Theory of controlled molecules

We develop theoretical methods and computational tools for investigations of the nuclear and electronic dynamics of polyatomic molecules that are based on the software packages RICHMOL, TROVE, PECD, and DYSON. Our focus is on accurate methods that are quantitatively predictive but at the same time applicable to complex molecular systems encountered in real-world situations. Our current primary research interests are:

  • variational simulations of nuclear motion dynamics of weakly-bound molecular complexes with an emphasis on the dissociation
  • simulations of photoelectron imaging techniques, such as photoelectron circular dichroism and laser induced electron diffraction.

We are also interested in high-resolution spectroscopy of molecules, especially the study of forbidden transitions and symmetry-breaking phenomena like ortho-para nuclear spin interactions and molecular chirality.

Machine learning

Machine learning has made a significant inroad into the natural sciences in recent years, providing efficient computational technology of highly expressive parametric functions. In two DASHH-funded projects, we are developing deep neural network algorithms for calculating highly excited and pre-dissociation vibrational states of molecules, as well as long-range excursion dynamics of photoelectrons for modelling of imaging experiments.

We also apply machine learning approaches for modelling of molecular potential energy surfaces. Calculating potentials for weakly-bound complexes is especially difficult and computationally expensive due to the loosely bound nature of the intermolecular interactions, which results in a complicated shape of the potentials with local minima and saddle points. In our recently published article, "Active learning of potential-energy surfaces of weakly-bound complexes with regression-tree ensembles," we proposed and investigated an active learning algorithm that allows for the construction of molecular PESs with reduced computational costs without sacrificing accuracy.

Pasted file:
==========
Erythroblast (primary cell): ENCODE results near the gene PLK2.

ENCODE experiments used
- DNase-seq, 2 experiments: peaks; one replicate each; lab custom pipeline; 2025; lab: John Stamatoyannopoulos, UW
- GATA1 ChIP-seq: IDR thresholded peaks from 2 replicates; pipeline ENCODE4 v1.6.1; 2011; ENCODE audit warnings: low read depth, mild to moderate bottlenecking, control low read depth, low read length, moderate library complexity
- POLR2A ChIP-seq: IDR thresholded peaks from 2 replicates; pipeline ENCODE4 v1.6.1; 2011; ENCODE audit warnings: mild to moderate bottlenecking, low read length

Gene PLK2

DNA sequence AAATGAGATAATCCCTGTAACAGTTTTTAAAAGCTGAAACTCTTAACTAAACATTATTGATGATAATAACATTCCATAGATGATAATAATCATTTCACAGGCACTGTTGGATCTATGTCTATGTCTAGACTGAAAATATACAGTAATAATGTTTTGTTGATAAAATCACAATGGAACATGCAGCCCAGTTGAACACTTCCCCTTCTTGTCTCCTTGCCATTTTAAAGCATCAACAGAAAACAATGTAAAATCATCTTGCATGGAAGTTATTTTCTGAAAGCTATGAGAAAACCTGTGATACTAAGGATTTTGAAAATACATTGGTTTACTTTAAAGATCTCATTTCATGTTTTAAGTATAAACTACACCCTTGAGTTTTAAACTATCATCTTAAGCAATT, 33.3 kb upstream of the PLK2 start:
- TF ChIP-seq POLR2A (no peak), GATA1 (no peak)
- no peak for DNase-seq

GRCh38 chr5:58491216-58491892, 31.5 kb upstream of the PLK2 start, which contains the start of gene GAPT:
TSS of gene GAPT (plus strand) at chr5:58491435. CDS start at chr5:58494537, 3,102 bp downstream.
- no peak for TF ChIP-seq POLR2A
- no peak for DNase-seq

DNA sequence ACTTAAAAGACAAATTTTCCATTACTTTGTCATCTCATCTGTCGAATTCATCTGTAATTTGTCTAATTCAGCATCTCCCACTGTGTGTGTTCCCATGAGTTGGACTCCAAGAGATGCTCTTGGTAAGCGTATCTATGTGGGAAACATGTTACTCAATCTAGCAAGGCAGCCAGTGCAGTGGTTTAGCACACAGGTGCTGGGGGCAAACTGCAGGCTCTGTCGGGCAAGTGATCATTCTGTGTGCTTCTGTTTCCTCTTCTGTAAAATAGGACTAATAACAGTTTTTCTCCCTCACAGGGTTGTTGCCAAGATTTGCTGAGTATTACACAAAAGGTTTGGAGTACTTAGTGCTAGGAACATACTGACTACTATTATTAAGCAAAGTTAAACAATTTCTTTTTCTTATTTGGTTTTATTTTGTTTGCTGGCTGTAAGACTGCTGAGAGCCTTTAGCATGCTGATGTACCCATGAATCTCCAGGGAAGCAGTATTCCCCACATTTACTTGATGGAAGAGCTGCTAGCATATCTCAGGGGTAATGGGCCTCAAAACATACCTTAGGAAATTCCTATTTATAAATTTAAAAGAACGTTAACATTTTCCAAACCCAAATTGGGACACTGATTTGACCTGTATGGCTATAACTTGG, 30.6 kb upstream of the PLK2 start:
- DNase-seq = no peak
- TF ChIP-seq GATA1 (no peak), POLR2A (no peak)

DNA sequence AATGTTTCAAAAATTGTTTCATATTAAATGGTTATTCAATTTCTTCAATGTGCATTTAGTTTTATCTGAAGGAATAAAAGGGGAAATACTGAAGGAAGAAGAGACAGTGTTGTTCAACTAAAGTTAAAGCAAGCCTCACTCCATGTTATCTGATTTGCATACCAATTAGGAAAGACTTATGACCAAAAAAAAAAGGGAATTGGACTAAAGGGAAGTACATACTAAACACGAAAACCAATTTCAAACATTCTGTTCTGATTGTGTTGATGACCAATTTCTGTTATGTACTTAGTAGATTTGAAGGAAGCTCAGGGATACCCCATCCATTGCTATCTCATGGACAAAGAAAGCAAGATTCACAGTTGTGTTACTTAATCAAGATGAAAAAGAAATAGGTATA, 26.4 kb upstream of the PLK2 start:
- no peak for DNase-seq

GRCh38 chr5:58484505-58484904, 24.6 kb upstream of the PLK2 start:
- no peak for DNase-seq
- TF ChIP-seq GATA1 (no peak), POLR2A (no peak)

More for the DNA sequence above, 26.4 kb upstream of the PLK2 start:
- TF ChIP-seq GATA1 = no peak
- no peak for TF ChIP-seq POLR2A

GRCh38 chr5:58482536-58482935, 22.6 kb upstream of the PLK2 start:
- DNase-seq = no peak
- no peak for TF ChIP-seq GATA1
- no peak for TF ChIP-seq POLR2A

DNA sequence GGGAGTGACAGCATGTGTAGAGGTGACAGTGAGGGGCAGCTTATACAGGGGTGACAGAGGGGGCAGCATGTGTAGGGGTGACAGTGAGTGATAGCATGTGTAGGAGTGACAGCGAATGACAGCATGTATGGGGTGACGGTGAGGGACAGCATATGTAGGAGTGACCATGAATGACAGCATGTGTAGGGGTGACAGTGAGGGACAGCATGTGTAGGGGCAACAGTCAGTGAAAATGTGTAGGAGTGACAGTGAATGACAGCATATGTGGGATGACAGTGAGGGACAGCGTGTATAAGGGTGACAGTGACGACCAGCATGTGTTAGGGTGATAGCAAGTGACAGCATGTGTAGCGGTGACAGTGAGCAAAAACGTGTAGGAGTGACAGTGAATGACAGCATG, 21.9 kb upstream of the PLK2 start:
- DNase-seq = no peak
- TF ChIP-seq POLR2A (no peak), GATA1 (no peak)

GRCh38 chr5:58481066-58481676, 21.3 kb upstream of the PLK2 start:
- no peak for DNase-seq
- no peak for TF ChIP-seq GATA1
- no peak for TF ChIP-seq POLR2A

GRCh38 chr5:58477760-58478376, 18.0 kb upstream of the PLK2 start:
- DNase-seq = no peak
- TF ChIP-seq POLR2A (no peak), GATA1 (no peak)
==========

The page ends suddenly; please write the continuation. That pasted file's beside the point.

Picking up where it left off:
Laser control of molecules

Laser-controlled rotational-vibrational molecular dynamics is a subject of active research in physics and chemistry. In particular, the control of molecular spatial alignment and orientation is highly leveraged in many ultrafast imaging experiments and stereochemistry studies to reduce the blurring of observables and increase the experimental resolution. Laser-field control of chiral molecules is of particular interest because of the challenges of detecting the enantiomeric excess and handiness in chiral mixtures at ultrafast timescales as well as chiral purification and discrimination.
Through comprehensive theoretical predictions, we provide essential analysis for laser alignment experiments of complex molecules and develop new methodologies for realistic laser experiments to detect chirality, spatially separate enantiomers, and induce chirality through spontaneous symmetry breaking.

Precision spectroscopy

Recent advances in high-intensity tunable laser sources and improvements of detection sensitivity enable laboratory detection of ultra weak transitions in molecules, such as due to molecular quadrupole moment or nuclear spin flips. Using variational methods TROVE and RICHMOL we making predictions such transitions in small molecules with unprecedented accuracy. As an example, our calculated linelist of quadrupole transitions in enabled first experimental detection of such transiitons in gas phase water at room temperature. Our predicted quadrupole transitions in CO2 were found in atmosphere of Mars and detected in the laboratory.